TC
Lv 4
TC asked in Entertainment & MusicMusicSinging · 6 years ago

How to become a backup singer?

How do I audition to become a backup singer. what's involved?

4 Answers

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  • RJ
    Lv 7
    6 years ago
    Favorite Answer

    The main task of a backup singer is to make the lead singer of a group look good. This job is best suited for those who like to remain out of the spotlight (both figuratively and literally) and concentrate on exercising their singing talents. As with most creative industry jobs, one of the best ways you can try to get a job as a backup singer is to make sure that you have a demo reel that showcases your singing talent.

    To get a job as a background singer, you need to have an excellent singing voice. If your voice has been described as "unique" or "different" that might be enough to front a band or start your own recording career, but to get a job as a background singer, you need to have a harmonious singing voice. Additional training with a vocal coach can help you to increase your voice strength and breathing technique. Some gigs as a backup singer may ask you to reference sheet music during rehearsals, in which case knowing how to read, and possibly write, musical notation, is a good skill to have.

    One of the most important weapons to have in your arsenal when applying for a job as a backup singer is a demo reel. This is an audio recording that showcases your abilities for potential employers. It's called a "reel" because demos used to be stored on reel-to-reel tapes, but in the digital age this is more usually a CD or MP3. Record a number of songs using various styles to show off your vocal range. You can also use video tapes of yourself singing and encode these for streaming online at a website. Join the American Federation of Television and Radio Artists to learn about recording opportunities in your locality and also as a way to network to find more jobs.

    Here are some audition tips for a backup vocalist:

    To prepare for auditions, study vocal technique with a music teacher and polish your vocal skills. Take music theory courses to brush up on reading sheet music. Practice singing everyday to keep your voice strong.

    Search trade publications for notices of upcoming auditions for backup singers. Subscribe to "Back Stage," a weekly entertainment magazine for people in the music business, as well as other industry magazines. Apply for auditions.

    Familiarize yourself with the artist you may be working with once you are called for an audition. Listen to the artist's most recent music online. Study the songs on his upcoming or current album.

    Pay attention to what will be asked of you at your audition: the length of the song, the type of song you will sing and anything else the director mentions. Prepare a variety of material that suits your voice. Limit your song to 2 to 3 minutes if the director does not specify a time frame. Learn the lyrics so you can sing them flawlessly.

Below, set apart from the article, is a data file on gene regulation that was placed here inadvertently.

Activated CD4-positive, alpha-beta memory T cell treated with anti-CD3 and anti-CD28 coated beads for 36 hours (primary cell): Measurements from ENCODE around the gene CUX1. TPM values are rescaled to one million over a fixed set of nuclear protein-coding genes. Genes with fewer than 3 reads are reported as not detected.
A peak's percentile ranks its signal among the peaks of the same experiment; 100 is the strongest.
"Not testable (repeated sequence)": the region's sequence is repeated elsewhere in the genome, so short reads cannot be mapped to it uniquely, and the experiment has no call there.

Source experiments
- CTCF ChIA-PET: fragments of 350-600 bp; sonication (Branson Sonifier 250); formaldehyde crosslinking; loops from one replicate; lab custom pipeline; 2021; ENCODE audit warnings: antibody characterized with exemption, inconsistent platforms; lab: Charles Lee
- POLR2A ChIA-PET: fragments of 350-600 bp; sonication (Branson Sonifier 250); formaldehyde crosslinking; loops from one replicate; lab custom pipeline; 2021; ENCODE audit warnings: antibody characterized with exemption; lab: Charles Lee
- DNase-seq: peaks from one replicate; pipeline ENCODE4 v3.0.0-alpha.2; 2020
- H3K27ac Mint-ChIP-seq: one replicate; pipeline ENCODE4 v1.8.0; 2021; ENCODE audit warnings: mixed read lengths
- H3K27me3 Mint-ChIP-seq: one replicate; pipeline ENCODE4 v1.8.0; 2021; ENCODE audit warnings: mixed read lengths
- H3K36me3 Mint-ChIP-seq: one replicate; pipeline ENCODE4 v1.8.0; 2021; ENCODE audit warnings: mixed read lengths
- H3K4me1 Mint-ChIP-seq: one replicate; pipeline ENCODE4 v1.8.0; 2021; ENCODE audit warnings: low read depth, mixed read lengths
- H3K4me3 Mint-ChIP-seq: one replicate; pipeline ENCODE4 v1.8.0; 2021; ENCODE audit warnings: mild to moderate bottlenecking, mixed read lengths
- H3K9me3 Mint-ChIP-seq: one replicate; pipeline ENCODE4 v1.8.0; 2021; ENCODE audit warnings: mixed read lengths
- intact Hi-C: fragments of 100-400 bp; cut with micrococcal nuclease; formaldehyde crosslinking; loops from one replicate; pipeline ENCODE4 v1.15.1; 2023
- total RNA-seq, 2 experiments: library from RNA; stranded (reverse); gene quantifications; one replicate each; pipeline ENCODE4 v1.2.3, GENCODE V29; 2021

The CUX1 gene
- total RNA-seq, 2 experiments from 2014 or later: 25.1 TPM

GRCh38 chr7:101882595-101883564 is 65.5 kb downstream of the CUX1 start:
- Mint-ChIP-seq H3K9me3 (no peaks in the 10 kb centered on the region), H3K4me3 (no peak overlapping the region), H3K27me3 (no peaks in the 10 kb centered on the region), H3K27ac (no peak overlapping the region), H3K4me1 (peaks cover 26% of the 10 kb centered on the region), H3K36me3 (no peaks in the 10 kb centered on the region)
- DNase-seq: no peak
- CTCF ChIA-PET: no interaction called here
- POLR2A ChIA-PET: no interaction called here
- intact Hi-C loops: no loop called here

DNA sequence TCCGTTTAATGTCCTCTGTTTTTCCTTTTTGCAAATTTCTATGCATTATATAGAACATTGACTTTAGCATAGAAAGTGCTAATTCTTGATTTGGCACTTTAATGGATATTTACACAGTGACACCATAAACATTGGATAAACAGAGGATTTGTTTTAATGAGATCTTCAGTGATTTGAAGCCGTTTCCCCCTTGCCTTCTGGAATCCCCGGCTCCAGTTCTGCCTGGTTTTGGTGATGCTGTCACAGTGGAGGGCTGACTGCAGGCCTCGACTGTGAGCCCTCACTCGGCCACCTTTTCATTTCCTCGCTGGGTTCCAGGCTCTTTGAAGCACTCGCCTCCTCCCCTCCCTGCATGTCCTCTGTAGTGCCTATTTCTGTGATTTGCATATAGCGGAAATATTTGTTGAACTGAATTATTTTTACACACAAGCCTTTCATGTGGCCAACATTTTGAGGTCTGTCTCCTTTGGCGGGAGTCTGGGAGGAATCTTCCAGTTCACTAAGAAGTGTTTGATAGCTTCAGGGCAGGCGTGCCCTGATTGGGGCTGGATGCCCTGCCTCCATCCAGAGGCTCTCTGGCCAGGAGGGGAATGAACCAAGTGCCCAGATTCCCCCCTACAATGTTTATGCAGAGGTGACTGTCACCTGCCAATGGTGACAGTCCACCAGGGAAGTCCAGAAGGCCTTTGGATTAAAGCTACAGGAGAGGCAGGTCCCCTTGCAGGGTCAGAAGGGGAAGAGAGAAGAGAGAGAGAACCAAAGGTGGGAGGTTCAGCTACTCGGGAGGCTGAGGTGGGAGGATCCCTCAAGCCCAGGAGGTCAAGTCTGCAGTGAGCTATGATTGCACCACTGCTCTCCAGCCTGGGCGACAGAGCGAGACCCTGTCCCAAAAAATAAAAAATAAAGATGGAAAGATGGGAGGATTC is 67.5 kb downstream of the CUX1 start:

Rehearse with a pianist. Rewrite the sheet music in the key that works for your range. Mark tempo changes, repeats, codas or cadences and other adjustments in red ink on the sheet music. Photocopy your song and tape the edges together in accordion style to hand to the pianist at the audition.

    Stand and sing at the audition without dancing or walking around. After the audition, leave a demo and a press kit with the producer so he can blend your voice with other backup singers when making a decision.

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  • Anonymous
    4 years ago

    One of the most important aspects of singing well involves correct breathing. Now you would think that we would already do this correctly. Try a site like https://tr.im/VlXGK which has the best vocal exercises

    After all if we couldn't breathe we wouldn't be alive! But in reality many people have bad breathing habits caused by a variety of things including poor posture and our often frantic lifestyles. Learning how to control your breathing is one of the keys to improving your voice.

    Singing requires that you are able to take in enough air quickly before you are about to sing a line and then let this air out in a regular and controlled way whilst singing the notes. The mistake many novice singers do is to take a quick shallow gasp of air into the top of the lungs. This results in there being insufficient air, to get you through the line you are singing, and you will end up dropping notes. I'm sure you can relate to this experience and can remember times when you have had to quickly take in more air half way through the line or note you are singing.

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  • Anonymous
    5 years ago

    Just bear in mind that all that hard work isn't enough - you also need huge talent, dedication, determination, resilience and luck.

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  • 3 years ago

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